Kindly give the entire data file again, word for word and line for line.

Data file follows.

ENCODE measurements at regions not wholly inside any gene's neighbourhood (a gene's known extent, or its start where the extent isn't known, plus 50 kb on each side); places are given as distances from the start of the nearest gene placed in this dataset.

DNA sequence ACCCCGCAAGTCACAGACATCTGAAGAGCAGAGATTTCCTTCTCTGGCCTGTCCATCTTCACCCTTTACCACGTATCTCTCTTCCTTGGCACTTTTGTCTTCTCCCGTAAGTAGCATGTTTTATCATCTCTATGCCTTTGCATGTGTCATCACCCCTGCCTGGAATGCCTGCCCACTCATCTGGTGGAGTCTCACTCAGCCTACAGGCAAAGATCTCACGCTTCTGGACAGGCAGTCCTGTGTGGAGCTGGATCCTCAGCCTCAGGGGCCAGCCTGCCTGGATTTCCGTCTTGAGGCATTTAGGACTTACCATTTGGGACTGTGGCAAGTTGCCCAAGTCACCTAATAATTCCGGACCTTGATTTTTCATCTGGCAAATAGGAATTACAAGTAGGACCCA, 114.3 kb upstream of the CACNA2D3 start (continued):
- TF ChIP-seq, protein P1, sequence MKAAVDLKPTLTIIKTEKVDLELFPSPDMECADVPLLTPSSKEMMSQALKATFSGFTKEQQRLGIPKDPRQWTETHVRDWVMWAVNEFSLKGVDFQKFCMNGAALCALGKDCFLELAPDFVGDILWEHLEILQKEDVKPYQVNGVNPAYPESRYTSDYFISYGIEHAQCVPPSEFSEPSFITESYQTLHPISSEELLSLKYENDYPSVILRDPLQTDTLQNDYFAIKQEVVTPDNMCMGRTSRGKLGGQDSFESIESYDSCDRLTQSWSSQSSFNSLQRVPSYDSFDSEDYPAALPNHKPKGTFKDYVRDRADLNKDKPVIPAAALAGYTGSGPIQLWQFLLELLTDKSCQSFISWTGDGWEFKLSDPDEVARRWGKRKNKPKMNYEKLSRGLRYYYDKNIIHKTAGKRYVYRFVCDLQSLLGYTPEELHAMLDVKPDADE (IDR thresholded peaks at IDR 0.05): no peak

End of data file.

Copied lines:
ENCODE measurements at regions not wholly inside any gene's neighbourhood (a gene's known extent, or its start where the extent isn't known, plus 50 kb on each side); places are given as distances from the start of the nearest gene placed in this dataset.

DNA sequence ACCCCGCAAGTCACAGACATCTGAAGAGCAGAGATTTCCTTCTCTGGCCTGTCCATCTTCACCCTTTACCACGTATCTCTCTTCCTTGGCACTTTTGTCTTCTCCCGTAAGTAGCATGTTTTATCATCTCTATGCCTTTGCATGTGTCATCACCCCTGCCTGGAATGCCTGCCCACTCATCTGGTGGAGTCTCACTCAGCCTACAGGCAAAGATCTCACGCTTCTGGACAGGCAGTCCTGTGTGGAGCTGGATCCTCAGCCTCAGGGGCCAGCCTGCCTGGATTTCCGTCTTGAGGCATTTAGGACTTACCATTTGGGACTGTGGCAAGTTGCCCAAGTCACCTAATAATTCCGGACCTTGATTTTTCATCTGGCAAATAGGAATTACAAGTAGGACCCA, 114.3 kb upstream of the CACNA2D3 start (continued):
- TF ChIP-seq, protein P1, sequence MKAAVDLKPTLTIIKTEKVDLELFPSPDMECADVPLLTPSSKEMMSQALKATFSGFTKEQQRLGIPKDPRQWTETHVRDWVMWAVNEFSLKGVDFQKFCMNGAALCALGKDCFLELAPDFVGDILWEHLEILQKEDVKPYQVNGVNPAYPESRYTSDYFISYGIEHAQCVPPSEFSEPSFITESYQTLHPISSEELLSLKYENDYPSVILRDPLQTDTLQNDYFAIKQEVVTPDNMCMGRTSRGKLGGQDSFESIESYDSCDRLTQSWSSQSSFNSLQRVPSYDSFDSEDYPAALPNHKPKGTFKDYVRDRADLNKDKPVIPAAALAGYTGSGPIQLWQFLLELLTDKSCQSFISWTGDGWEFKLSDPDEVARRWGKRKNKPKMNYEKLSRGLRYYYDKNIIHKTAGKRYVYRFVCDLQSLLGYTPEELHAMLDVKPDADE (IDR thresholded peaks at IDR 0.05): no peak